Last week, I wrote a blog on why we should stop complicating project management. While I hinted at some ways to streamline project management, the primary focus was on why we need to simplify project management.
In this blog, I’ll outline ten ways to streamline project management that won’t cost a bundle of cash.
Create a common project language.
I’ve written before on this here. Developing a common project management language would help reduce confusing conversations and allow more comparability in our project portfolios.
Developing a common project management language helps reduce confusing conversations and allow more comparability in our project portfolios. Click To Tweet
Stay focused on the project vision.
A clear and compelling vision can drive your project to success. Do you have a project vision that your team will be excited to embrace? If not, go back to the whiteboard and create one. Are you stuck with a boring project no one is excited about? Ask yourself why you’re doing it. If senior management has initiated a project no one else supports, it may be time to start asking what benefits management expects to see. Maybe once you better understand the benefits that will accrue from doing the project, you can create a compelling vision. Then, stay focused on it.
Understand your project activities.
Over and over again, I watch project teams begin executing a set of activities before they really understand what is needed. I see it happen in my own life too. On Thanksgiving, I used up all of my dried sage and thinking that my husband knew that, asked him to pick up more sage at the grocery store. He picked up fresh sage, the day after Thanksgiving.
Even when you think you understand the activity requirements, you probably don’t. Ask questions. Confirm expectations. Document what DONE looks like.
Even when you think you understand the activity requirements, you probably don’t. Ask questions. Confirm expectations. Click To Tweet
Delegate the details.
I remember a project some years back where someone on the project team asked if I had created a task list for all of the small tasks he was responsible for. He seemed genuinely shocked when I told him I was expecting him to do that. And that, as long as he finished each activity (work package) on time and within budget, I’d be happy. He was much more engaged when he was allowed to plan and manage how he would get the work done.
Use understandable visuals.
I’ve been in more project rooms where a Gantt chart was displayed that would take an expert a half-hour or more to digest. There was just so much material packed into that wall of information. And it changed frequently. Is that what we need? Or would we be better off with something much simpler and easier to understand?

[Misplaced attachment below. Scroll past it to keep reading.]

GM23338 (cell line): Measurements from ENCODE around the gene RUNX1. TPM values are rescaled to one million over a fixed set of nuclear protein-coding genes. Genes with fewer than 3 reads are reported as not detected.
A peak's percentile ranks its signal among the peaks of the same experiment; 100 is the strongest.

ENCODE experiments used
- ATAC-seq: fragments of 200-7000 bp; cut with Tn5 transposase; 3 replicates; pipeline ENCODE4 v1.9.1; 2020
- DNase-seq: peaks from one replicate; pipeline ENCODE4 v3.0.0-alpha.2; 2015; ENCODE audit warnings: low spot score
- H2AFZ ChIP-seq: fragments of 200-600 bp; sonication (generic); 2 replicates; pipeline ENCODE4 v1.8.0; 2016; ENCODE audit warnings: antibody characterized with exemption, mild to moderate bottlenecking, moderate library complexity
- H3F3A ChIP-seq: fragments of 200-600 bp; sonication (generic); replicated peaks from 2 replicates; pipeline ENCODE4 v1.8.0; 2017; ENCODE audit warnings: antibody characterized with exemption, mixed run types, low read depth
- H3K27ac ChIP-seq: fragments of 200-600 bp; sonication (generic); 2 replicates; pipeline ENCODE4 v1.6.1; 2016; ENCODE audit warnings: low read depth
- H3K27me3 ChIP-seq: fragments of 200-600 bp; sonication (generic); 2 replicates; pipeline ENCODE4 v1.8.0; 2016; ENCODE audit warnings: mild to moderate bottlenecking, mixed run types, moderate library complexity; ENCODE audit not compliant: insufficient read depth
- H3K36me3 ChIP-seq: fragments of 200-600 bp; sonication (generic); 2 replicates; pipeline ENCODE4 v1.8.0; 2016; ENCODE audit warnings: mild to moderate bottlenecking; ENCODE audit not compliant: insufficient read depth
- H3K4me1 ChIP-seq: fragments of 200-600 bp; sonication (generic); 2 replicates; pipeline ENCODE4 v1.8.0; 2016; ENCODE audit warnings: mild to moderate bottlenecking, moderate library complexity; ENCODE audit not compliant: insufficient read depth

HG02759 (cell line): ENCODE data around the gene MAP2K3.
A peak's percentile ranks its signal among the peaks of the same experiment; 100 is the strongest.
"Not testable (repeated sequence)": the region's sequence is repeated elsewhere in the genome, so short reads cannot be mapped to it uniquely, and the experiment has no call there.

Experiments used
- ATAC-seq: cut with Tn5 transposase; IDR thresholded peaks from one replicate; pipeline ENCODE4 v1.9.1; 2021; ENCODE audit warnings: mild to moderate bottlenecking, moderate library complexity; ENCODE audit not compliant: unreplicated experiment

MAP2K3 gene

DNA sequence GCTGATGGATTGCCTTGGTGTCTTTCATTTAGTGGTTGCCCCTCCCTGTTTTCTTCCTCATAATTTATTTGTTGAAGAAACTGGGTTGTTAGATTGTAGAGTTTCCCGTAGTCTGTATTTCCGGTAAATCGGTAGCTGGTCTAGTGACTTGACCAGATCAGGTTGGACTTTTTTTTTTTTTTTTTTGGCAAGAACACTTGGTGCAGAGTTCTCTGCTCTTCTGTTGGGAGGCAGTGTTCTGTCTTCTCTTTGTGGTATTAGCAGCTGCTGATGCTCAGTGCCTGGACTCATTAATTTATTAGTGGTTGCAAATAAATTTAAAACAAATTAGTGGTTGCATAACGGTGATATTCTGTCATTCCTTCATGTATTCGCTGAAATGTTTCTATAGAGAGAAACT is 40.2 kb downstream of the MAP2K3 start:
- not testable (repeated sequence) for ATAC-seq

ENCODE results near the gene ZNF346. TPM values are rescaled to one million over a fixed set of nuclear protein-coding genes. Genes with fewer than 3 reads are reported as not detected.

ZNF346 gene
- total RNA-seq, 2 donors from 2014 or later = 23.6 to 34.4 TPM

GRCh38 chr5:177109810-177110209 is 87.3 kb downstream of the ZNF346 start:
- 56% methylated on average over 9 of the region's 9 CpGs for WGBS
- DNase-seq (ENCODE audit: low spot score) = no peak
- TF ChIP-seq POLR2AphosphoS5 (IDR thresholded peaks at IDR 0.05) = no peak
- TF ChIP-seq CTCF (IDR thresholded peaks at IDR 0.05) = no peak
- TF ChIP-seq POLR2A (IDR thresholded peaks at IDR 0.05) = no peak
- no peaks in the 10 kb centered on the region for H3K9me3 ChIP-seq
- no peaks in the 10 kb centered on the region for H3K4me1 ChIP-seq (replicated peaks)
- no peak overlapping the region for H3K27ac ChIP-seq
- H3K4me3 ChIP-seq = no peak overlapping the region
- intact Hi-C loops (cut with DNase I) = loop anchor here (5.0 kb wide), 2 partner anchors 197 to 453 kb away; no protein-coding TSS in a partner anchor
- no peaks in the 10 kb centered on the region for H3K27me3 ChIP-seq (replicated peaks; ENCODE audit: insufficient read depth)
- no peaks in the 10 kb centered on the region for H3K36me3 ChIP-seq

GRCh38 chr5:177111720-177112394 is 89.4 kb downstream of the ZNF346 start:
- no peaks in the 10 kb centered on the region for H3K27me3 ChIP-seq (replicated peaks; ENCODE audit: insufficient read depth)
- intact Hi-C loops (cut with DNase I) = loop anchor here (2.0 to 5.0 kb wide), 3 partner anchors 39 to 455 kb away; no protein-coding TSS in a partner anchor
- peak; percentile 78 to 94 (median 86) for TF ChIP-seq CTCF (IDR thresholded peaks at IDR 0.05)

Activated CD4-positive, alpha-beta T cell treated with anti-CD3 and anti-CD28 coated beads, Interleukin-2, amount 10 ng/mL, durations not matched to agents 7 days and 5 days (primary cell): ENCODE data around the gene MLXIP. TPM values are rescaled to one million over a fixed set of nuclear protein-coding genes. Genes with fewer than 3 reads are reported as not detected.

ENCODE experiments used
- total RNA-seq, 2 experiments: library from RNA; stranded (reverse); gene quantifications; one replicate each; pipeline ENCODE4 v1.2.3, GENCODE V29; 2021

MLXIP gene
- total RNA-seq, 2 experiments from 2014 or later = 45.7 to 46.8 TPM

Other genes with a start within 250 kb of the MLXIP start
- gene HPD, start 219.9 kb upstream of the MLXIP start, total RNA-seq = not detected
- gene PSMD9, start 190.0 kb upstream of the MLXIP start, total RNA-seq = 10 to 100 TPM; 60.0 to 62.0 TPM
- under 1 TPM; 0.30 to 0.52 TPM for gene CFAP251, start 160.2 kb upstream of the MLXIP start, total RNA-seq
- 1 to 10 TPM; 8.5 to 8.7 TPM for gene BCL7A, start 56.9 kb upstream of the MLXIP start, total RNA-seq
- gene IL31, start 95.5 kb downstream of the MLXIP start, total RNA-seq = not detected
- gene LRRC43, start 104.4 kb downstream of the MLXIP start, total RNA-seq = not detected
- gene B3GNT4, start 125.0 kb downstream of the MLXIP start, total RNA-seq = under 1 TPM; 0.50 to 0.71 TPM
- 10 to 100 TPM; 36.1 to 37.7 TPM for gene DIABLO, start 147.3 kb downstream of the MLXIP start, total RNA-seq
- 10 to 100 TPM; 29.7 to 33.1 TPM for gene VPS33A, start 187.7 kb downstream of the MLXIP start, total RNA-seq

Talk to people.
I’ve heard all of the complaints about meetings, and when it comes to meetings, less can be more. People get tired of spending days in meetings that go nowhere. But the other extreme is to think that online chatting and emailed reports are a substitute for human contact.
Understand the difference between critical deadlines and nice to have deadlines.
In the project management world, people like to talk about the critical path. I’ve seen teams spend an eternity on it. Why can’t we just clearly identify and document the critical deadlines and categorize them differently from those other deadlines that we are using to monitor the schedule?
Celebrate the wins.
This is not a new idea in my world, but we so often forget to do it. When I write about setting up a project, I recommend that you set up the project so that there can be a clear recognition of achievement after every activity (work package) is completed. There is also the idea of designating milestones, as points where a team can celebrate success. There may be times for smaller celebrations – where the project manager takes a team member to lunch – just to recognize some extra efforts. Do not underestimate the power of celebration for team motivation. And streamline your project by thinking ahead about how you can celebrate more successes.
Cut out the unnecessary.
Ask yourself what is necessary for managing your project. Is it necessary to have a list of every single task that needs to be done, with a deadline for each? If you can document the decisions, issues raised, risks discussed, budget concerns, etc. in a living project management document that is available to all, do you really need to produce minutes from every meeting? When you can’t reliably estimate the percent complete on a task, what benefit does earned value have?
Focus on the necessary.
Just because I recommend streamlining project management, doesn’t mean I don’t think that proper management is important. The software I built some years ago is the only software I know of that includes ways to monitor the vision, project scope (inclusions and exclusions), risks, issues, procurement contract requirements, quality, lessons learned, project profitability, schedule, and people, including volunteers and vendors.
There are many, many parts to project management. Perhaps we need a conversation on what we can get rid of and what we should be focusing on? If you are interested, leave a comment.